Atacama desert, Northern Chile
This barren, desiccated wilderness is the driest desert in the world. Yet for nearly 10,000 years people have inhabited parts of this arid land. While rain almost never falls, on the desert’s costal edge, fog from the Pacific Ocean provides a crucial water supply. Strung up on the hillside above the village of Chungungo, fine nets catch and collect vital droplets of moisture from the passing mists.
Cut off and only accessible by air or river, the jungle metropolis of Iquitos is the largest city in the world that cannot be reached by road. Isolated it may be but Iquitos is far from empty: buzzing, bustling and slightly frenzied, this remote city welcomes travellers keen to explore further into the heart of the Peruvian Amazon.
Set against a rugged backdrop of jagged hilltops, Matmata appears as a multitude of craters that puncture the landscape’s soft sandstone. Much of the town’s inhabitants live in pit-dwellings and artificial caves scooped out of the earth, creating an otherworldly landscape that captured the imagination of George Lucas when he used it as a film location for Star Wars.
Ferocious waterfalls, swollen rivers and raging torrents are all part of life in the rainiest inhabited place on Earth. Here the lovingly trained roots of a species of Strangler Fig form a myriad network of majestic pathways; ancient living bridges span bloated rivers, while ingenious root ladders and suspended walkways scale sheer cliff faces.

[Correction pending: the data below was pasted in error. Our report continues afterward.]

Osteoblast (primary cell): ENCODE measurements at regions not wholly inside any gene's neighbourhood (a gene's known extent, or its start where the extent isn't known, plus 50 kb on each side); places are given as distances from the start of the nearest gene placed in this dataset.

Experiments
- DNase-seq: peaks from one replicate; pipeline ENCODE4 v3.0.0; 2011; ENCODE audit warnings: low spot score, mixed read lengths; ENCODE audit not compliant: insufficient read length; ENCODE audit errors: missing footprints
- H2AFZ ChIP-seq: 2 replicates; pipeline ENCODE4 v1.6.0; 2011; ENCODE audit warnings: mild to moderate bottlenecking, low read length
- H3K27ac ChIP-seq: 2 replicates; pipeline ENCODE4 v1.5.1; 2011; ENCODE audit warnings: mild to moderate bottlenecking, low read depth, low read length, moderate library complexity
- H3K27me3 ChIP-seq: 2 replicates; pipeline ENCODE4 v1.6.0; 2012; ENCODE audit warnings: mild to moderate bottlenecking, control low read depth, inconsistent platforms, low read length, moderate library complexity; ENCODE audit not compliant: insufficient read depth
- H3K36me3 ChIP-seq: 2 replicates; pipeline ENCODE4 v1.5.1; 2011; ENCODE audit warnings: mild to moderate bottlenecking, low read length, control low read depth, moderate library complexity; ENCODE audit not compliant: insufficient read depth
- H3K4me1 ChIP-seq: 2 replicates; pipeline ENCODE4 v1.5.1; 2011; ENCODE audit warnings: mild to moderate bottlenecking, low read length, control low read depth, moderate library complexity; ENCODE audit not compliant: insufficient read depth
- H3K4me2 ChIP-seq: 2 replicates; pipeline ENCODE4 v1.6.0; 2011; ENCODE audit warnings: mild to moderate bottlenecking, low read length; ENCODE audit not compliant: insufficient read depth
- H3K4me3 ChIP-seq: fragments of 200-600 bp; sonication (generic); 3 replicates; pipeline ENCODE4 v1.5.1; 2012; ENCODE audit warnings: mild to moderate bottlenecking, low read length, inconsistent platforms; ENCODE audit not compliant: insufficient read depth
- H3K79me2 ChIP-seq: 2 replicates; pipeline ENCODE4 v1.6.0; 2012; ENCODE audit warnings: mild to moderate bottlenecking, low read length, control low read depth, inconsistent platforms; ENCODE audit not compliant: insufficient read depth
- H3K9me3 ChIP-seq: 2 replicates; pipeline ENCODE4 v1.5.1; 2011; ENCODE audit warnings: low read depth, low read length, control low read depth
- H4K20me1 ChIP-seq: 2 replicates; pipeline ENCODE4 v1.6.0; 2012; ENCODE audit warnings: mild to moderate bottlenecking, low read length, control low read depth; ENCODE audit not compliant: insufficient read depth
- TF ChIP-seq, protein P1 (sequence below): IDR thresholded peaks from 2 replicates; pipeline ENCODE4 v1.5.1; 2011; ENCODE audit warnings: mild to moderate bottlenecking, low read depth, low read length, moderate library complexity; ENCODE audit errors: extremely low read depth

Makoko, Lagos, Nigeria
Floating rubbish, aged boats and dilapidated shacks on stilts fill the oily, grimy waters of the Makoko slum. Already battling polluted waters, claustrophobic dwellings and rampant diseases, the inhabitants of this floating slum now face losing their homes as the Nigerian government push to eradicate this scar from Lagos’s potentially lucrative waterfront.
Minqin County, China
The relentless, drifting sands of the Tengger and Badain Jaran deserts are silently swallowing up this county in north-west China. This shrinking oasis once acted as a natural barrier to the encroaching deserts but now, with water supplies running out, the county’s farms and towns are rapidly being engulfed and forgotten.
Tristan da Cunha
With harsh winds, incessant rain and the looming threat of volcanic eruptions and extratropical cyclones, Tristan da Cunha is not your typical island paradise. Stranded between Africa and South America, the island forms part of the world’s most remote inhabited archipelago. Starkly cut off, for its inhabitants access to the mainland comes only via fishing vessels that run nine times a year.
Inuit people, Greenland
The bleak, frozen stretch of Greenland is the world’s largest island. With four-fifths of the country permanently hidden under ice, for the Inuits skilled hunting is vital for their survival. While seals, walruses, polar bears and birds are all viable targets, the true prize are narwhal whose ornate, spiraling tusks once inspired legends of unicorns.
Mount Ijen, Java, Indonesia
At the heart of Mount Ijen, clouds of toxic smoke bellow forth from the bubbling, acidic lake that lines the volcano’s crater. Here sulphur miners gathering this valuable vivid-yellow deposit conduct a daily battle with choking fumes that are concentrated enough to burn their eyes and throats, while gradually dissolving their teeth.
Gobi desert, Mongolia